I didn't get out to site on Saturday or Sunday.
It was absolutely miserable weather with drizzle and strong winds.
Also I was fighting a fever for several days.
Eventually I made it out on Monday (I'm having a week off work).
The day was overcast with just a few short showers so quite a good day for working.
I wanted to complete the detailed welding of the 13 m beam on to the columns.
In order to align the columns correctly I needed a clear view down the procession.
Towards this end I started to move the hoist out of the line of sight.
Once again the small wheels were bogged in the sand so I needed to use a lever to move the hoist along.
I had the heavy timber platform at the top of the hoist to facilitate the draping of a tarpaulin.
I did not realise how top heavy the hoist was and toppled it over.
It sheared the next column off at its base and whacked the column after that.
For a second or so I was afraid that the whole beam and column structure was going to fall down.
This was followed by a lot of swearing.
The hoist was too top heavy to lift back up so I needed to use piers of bricks and levers so that I could jack it up enough to remove the tarpaulin and the top platform and see what the damage was.
What I found was that the column had not sheared off at its main weld to the screw pylon but at a 20 mm extension that had been welded on. One side out of the four remained intact.
It was lucky that the column sheared off - otherwise I would have ended up with a bent piece of steel and this would have been a major undertaking to replace and make good.
After clearing away the hoist and performing some cleanup grinding I was able to return the column to its correct position.
I rewelded the extension with a very thick, strong weld.
All up maybe this mistake cost me another 45 minutes.
Ross came over to see how I was going. He very kindly helped me load the hoist on to the back of my utility using his bobcat.
This was an absolute life saver for me - on my own, this sort of task takes me an hour and a half of hard labour.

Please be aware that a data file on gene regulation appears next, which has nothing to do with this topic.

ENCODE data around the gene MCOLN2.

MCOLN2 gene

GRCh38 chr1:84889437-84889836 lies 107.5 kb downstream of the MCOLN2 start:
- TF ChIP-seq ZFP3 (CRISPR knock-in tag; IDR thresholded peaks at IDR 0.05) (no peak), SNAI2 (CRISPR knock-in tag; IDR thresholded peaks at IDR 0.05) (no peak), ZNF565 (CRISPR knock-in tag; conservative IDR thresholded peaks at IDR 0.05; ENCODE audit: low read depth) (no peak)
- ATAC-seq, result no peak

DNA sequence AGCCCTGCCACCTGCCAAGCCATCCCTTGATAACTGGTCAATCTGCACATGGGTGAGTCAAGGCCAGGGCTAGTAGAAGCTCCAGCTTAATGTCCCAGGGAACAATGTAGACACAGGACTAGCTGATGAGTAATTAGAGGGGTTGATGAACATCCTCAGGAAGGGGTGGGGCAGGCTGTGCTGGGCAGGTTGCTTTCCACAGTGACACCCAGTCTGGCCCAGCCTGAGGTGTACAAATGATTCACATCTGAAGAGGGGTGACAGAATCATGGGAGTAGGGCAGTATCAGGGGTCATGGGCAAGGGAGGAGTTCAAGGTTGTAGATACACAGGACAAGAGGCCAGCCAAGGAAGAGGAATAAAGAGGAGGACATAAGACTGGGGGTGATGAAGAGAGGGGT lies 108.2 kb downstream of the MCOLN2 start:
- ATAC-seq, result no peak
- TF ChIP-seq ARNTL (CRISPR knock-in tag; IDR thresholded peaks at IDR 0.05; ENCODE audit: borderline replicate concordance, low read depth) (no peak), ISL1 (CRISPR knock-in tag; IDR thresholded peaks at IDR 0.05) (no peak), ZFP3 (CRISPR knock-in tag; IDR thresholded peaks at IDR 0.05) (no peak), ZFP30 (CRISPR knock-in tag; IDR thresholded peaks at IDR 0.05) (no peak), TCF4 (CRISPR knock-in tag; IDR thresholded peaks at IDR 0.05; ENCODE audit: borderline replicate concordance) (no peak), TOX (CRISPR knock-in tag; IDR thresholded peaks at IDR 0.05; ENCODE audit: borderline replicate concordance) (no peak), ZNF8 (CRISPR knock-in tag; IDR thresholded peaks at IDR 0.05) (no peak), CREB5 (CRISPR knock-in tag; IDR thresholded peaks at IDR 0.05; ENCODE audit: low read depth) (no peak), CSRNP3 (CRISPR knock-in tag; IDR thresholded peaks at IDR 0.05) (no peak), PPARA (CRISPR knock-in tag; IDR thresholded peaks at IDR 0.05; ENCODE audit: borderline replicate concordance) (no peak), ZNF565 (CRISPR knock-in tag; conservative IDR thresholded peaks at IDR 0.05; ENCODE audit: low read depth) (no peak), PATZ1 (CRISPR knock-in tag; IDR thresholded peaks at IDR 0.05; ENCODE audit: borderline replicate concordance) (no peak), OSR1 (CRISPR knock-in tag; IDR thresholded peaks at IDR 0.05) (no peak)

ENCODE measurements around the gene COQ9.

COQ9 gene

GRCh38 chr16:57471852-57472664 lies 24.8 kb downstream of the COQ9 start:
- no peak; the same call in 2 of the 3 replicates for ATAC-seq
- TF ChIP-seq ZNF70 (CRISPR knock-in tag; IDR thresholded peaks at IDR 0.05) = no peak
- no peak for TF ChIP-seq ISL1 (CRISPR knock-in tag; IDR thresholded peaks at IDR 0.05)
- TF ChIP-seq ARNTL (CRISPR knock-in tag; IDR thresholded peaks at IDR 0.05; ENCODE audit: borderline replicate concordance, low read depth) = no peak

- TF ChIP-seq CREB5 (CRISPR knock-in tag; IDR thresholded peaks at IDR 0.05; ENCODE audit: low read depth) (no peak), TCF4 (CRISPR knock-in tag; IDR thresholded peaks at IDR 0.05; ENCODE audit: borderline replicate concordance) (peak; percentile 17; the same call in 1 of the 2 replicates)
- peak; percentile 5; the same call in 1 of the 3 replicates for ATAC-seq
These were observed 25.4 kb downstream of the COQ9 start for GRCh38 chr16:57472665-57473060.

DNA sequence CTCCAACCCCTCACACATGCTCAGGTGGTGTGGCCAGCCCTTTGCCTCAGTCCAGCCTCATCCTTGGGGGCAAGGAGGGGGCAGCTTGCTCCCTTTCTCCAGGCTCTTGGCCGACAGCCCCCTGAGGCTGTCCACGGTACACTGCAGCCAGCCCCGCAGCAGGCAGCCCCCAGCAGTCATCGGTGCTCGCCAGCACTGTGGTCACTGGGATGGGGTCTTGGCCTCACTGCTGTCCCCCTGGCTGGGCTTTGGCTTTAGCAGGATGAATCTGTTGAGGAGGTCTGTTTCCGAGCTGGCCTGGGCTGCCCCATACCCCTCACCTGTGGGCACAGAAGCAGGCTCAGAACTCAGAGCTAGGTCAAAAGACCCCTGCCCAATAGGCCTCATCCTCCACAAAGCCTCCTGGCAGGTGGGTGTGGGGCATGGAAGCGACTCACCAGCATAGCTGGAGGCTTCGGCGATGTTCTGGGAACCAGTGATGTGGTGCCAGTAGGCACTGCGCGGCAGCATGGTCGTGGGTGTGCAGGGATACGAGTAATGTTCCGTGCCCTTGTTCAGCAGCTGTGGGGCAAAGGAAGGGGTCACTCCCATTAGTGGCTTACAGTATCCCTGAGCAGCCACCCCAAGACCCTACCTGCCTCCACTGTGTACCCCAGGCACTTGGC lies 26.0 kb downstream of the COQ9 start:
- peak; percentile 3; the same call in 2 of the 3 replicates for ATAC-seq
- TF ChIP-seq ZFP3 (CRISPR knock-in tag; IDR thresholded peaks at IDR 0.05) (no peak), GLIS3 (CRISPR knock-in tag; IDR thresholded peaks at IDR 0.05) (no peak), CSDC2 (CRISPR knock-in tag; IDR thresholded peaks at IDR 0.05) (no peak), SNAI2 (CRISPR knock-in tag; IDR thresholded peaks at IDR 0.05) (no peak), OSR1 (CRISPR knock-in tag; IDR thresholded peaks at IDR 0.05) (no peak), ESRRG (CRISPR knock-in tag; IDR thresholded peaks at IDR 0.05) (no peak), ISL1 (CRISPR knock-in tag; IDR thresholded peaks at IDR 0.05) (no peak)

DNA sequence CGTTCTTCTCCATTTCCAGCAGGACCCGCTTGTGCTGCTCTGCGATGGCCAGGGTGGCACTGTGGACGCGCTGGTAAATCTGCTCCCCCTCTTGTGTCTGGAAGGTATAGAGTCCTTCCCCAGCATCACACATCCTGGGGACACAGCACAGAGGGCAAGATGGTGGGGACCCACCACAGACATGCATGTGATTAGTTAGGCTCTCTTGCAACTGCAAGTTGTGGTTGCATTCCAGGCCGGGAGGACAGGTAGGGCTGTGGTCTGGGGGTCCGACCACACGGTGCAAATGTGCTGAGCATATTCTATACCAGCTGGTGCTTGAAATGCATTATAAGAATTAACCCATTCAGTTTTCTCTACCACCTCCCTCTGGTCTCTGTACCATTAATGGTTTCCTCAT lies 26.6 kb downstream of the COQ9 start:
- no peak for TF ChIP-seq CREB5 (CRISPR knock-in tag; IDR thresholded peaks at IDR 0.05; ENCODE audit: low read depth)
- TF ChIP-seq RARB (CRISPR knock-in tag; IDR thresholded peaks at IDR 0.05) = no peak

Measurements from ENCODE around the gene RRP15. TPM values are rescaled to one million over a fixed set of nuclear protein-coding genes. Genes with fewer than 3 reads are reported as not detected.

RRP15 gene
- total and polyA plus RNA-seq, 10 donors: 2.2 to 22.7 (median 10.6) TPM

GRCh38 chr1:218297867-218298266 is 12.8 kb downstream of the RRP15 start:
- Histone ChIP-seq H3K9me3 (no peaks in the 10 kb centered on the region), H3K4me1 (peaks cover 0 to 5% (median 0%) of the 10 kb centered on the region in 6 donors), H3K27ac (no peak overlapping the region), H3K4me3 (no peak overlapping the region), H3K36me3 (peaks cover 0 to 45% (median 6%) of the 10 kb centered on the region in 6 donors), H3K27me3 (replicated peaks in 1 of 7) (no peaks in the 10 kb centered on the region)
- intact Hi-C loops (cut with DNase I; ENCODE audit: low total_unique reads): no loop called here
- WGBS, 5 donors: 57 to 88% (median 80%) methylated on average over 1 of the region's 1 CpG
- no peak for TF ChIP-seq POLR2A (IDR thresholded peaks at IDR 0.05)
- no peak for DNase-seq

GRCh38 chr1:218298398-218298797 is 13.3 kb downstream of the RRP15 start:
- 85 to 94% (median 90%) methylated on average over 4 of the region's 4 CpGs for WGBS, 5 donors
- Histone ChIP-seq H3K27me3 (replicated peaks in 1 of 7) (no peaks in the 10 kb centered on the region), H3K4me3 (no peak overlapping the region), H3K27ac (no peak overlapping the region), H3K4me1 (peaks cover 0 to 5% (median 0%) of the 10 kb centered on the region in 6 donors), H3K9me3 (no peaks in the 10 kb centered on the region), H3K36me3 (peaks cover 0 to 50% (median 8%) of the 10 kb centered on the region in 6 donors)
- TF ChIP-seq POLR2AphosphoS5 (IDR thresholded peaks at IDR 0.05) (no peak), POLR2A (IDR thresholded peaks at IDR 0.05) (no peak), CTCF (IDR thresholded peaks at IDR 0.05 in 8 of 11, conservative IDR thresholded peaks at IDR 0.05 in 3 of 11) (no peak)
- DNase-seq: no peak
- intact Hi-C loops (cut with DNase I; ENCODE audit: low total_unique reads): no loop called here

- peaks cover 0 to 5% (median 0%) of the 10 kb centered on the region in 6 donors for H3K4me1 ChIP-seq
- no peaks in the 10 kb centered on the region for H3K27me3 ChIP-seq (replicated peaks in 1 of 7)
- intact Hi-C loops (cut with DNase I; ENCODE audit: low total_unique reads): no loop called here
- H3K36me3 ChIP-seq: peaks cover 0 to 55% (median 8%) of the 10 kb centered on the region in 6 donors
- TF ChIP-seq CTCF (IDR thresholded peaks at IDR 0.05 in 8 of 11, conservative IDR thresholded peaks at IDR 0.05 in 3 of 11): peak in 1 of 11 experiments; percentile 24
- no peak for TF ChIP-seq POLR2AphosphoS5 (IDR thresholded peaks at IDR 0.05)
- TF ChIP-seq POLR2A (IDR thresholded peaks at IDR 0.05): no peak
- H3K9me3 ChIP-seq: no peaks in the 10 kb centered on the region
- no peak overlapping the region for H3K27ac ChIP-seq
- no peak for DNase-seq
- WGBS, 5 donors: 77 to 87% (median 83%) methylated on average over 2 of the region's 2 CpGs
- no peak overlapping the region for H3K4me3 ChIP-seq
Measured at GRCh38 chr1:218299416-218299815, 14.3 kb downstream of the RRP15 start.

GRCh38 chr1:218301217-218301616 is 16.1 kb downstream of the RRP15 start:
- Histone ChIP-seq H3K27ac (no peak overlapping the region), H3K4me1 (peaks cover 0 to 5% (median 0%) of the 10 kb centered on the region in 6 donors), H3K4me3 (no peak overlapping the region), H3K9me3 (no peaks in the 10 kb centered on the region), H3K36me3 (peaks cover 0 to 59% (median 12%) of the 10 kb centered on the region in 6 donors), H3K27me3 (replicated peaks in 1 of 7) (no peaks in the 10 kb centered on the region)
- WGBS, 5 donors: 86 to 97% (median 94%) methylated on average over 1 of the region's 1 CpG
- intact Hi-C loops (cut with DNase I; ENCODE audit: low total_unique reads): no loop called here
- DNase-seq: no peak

He has helped me out with quite a few things recently - I must buy him a bottle of "Wild Turkey" as a small token of my appreciation.
I spent the next half of the day setting each of the columns to its vertical position and tack welding.
As I worked I also removed the brick piers and tripod that I used last week.
Next I revisited each column to perform the detailed welding.
Finally a third pass where I cleaned up every weld with a grinder and applied primer.
I still need to cut the beam to exact length but I think this is an early morning, clear headed job.
I gave myself a rest on Tuesday and started again on Wednesday.
I was up at 5.00 am and headed back home at 9.00 pm.
The forecast was for a few possible early showers. The prospect of relatively dry weather was what I was hoping for as I needed to remove the roof edge at the back.
Initially I rerigged the existing tarpaulins and during the day added a third one. This was in case it rained on Thursday or Friday while the roof space was exposed.
I scraped and steel brushed the upper surface of the 150 PFC attached to the core of the house on the back wall.
Then a light application of rust converter (the beam was already enamelled but had a few rust spots breaking through).
I gave it just an hour, wiped off the rust converter with a damp cloth and then gave it a new coat of enamel (Mission Brown Kill Rust).
When the enamel has hardened by Saturday, I will attach the flashing (same as the front of the house) and then I can finally start installing the back purlins.
The rest of the day went on painting, painting, painting.
I have just painted each cleat of the newly installed beams.
I will try to paint the areas in between soon but at least nothing will be stopping me installing the purlins now.